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How to Create a Business Budget

Laptop showing expenses
Getting your business off the ground can feel like a small victory in itself, but if you haven’t done any business budget planning, your victory may be short-lived. Every business needs a plan for balancing expenses, revenue and profit. You want to maximize the latter while minimizing the former, of course, but budgeting for business is a lot more complex than that.

Here are a few tips for creating a sound business budget. Keep in mind that the Cumberland Area Economic Development Corporation (CAEDC) can assist you with funding through business loans and other solutions, which we’ll also explore.

1. Separate Your Personal and Business Finances

For bigger companies, this step may be a given, but small business owners often fund their startup costs by using their own credit cards. Stop doing that immediately, keeping in mind that you risk personal liability if you finance your business yourself.

2. Make a List of Your Expenses

Expenses include anything you need to make your business run. Many of them are obvious. They include bills that have to be paid every month, such as electric and water, which are variable costs since their amounts may change each month. The monthly payment to lease your space is a fixed cost that will not vary month to month. You should be able to come up with a complete list of these fixed and semi-variable expenses by examining a monthly bank statement.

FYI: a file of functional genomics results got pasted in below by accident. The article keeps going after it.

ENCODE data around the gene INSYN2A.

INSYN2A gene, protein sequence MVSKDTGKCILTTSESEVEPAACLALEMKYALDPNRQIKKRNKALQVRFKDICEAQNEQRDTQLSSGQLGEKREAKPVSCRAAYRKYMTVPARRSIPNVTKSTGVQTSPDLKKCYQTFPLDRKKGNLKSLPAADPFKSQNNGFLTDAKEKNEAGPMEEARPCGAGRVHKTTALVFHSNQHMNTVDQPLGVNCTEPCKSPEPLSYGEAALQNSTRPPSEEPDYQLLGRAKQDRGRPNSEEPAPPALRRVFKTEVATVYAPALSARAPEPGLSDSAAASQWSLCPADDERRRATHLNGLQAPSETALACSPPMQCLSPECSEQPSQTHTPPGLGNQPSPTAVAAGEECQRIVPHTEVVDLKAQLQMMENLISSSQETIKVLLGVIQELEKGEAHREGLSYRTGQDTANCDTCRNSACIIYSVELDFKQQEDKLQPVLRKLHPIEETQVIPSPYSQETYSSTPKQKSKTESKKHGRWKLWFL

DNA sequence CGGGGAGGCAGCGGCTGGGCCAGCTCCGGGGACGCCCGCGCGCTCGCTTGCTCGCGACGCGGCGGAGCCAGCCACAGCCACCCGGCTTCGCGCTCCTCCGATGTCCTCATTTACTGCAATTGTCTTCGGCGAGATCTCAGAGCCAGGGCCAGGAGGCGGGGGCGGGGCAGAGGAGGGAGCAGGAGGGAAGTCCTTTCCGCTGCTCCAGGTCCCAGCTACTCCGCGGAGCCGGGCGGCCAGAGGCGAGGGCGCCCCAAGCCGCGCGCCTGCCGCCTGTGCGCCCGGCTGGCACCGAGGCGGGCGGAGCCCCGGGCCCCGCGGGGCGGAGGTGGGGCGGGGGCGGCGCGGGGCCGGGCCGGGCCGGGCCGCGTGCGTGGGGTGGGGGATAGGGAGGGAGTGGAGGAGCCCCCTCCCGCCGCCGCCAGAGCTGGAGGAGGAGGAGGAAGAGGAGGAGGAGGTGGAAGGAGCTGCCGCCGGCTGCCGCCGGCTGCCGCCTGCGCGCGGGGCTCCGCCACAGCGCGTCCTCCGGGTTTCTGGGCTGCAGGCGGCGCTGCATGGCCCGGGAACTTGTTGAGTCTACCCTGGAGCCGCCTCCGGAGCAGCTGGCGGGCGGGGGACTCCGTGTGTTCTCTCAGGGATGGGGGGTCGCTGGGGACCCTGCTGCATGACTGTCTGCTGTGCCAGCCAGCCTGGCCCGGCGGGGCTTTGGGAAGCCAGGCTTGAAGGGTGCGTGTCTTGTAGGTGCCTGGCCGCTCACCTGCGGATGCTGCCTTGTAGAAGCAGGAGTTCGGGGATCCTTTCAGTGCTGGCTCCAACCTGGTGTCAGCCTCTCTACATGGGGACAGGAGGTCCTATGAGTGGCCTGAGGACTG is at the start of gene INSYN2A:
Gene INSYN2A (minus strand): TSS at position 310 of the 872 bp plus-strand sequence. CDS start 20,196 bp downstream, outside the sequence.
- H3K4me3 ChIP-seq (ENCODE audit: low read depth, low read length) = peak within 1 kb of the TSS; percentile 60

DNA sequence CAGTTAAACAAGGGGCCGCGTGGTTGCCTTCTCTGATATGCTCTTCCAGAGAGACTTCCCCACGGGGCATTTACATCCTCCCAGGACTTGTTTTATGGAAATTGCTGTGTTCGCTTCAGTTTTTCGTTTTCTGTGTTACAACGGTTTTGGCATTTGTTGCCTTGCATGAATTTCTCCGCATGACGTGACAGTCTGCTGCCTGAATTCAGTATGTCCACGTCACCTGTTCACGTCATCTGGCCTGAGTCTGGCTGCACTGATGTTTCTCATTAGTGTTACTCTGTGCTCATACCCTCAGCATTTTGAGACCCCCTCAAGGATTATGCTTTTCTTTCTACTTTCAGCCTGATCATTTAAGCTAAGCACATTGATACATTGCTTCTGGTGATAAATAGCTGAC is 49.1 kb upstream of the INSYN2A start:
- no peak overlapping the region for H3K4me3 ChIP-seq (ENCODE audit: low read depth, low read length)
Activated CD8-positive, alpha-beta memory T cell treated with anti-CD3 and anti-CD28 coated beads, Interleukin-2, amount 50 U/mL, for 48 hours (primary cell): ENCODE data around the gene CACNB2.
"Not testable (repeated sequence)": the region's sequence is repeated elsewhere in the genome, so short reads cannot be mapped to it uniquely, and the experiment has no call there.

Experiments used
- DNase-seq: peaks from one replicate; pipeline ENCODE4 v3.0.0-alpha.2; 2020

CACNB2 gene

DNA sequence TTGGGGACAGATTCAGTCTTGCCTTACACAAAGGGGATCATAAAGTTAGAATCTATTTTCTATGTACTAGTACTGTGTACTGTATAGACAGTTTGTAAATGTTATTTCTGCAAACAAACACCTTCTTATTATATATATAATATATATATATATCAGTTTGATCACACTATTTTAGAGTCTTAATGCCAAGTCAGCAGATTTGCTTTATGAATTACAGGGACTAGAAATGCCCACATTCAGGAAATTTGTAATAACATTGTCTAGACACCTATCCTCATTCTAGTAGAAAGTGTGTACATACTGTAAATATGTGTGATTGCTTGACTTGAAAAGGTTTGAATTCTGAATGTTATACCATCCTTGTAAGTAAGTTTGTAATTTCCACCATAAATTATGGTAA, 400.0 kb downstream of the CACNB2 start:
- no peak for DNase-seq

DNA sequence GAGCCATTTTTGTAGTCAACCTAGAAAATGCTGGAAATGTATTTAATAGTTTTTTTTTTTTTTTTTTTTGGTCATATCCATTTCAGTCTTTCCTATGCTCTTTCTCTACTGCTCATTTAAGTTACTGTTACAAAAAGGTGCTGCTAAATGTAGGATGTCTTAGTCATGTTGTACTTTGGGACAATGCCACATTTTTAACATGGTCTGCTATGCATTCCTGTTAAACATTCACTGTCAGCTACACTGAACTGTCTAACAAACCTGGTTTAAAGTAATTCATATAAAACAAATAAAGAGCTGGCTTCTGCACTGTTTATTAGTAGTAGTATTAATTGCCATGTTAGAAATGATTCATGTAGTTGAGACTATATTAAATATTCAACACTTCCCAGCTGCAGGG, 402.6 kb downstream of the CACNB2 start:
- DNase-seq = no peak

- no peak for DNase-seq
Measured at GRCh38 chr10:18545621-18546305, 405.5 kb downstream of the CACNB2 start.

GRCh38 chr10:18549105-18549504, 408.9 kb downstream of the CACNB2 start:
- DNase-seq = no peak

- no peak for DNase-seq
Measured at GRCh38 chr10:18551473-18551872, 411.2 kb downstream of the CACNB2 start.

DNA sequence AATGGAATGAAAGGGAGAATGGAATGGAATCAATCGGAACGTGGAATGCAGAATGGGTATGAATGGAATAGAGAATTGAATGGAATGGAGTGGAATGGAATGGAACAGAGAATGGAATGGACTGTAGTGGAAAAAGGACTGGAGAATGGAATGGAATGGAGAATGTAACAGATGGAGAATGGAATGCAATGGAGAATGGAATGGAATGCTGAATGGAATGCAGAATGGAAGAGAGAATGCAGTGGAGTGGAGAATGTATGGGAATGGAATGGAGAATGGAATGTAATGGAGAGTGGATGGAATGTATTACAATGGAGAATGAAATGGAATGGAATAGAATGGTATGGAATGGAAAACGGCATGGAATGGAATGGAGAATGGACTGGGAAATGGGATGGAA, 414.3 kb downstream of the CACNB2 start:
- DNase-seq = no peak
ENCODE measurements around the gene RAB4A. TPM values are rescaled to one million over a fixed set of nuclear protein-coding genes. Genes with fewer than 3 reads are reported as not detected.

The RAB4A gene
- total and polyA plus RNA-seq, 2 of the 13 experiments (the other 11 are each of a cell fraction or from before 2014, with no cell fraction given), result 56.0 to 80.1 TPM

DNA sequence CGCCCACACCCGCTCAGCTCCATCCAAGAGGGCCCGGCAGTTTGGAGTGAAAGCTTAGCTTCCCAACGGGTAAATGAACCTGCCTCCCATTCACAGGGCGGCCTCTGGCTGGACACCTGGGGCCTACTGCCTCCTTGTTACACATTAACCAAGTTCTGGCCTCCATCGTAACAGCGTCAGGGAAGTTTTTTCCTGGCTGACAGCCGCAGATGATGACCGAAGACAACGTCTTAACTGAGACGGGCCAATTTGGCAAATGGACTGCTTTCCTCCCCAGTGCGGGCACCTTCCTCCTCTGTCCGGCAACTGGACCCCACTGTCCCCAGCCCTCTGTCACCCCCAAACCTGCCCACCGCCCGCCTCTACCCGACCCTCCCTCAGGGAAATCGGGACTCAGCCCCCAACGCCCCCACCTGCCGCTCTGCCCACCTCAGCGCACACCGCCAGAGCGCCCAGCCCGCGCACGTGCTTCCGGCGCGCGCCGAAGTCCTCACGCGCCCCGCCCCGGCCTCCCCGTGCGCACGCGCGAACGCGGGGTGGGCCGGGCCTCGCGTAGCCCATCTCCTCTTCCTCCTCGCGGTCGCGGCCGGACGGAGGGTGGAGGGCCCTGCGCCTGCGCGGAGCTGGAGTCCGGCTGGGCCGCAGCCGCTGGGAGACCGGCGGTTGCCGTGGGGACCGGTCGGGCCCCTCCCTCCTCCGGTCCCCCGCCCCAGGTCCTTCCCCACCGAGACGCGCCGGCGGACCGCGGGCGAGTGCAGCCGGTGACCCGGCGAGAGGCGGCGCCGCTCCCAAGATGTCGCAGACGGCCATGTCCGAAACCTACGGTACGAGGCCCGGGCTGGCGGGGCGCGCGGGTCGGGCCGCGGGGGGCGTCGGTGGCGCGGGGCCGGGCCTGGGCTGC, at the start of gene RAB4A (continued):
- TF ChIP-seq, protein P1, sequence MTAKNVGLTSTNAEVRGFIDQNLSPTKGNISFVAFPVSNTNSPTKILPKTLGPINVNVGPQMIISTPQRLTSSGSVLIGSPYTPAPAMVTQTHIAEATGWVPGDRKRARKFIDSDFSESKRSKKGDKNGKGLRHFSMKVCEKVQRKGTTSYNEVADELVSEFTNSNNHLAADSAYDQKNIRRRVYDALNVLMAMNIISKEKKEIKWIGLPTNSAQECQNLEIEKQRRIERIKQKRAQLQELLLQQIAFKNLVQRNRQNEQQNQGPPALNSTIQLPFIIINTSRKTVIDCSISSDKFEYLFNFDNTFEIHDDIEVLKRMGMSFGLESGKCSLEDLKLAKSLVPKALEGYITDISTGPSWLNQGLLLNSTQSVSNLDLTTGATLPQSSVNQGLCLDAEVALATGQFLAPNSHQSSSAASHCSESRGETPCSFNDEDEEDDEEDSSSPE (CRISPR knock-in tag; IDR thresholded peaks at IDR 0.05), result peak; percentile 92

Other expenses are more subtle. These variable expenses either pop up less regularly or vary greatly from month to month, but you need to have the money to pay them too. Examples might include:

  • Labor expenses for those who work for you
  • Services provided to customers, like free shipping
  • New supplies

Estimate to the best of your ability, then add them all up and divide by 12. The resulting number is your rough monthly budget. At minimum, you need to make enough money to cover these expenses.

3. Calculate Your Monthly Revenue

Say you sell paintings. Ten sales per month can cover your costs, so you know you need to average that amount throughout the year to stay in the black. This information gives you a rough target each month. While you’ll be over some months and under some, you’ll benefit from having a goal to aim for.

4. Look Into Alternative Funding Sources

Your income doesn’t have to consist of solely revenue made from selling products or providing services. Small business loans and grants can provide ample resources to draw on, especially for businesses that provide sorely needed services in the Cumberland Valley area. Consider the following options:

5. Think About Your Future Goals

Simply paying the bills is probably not why you started your business. You want to expand your company, get bigger, make more money or increase your contributions to the community. Write down your goals for the short- and long-term, and think about what type of financing you need to achieve them. Doing so will give you new bottom lines to shoot for.

For instance, you may want to start saving for a future expansion for your building. Earmark these funds for that purpose only, and don’t dip into them, no matter how tempting it may be. You need to invest in yourself and your future to succeed.

6. Look for Ways to Reduce Expenses

Do you really need to supply your employees with free coffee every day? Can you get by with a smaller office space? Will holding off on buying new furniture allow you to sock away more in savings?

Do a thorough examination of your expenses every four months to see what fat you can trim. Something that seems like a necessity may actually be a luxury, and if you survive on a tight budget, getting rid of that expense could help you stay in business during lean months.

Remember that you can always reach out to CAEDC for more information about budgeting for business and to hear other financial guidance tips. Get in touch with us today.

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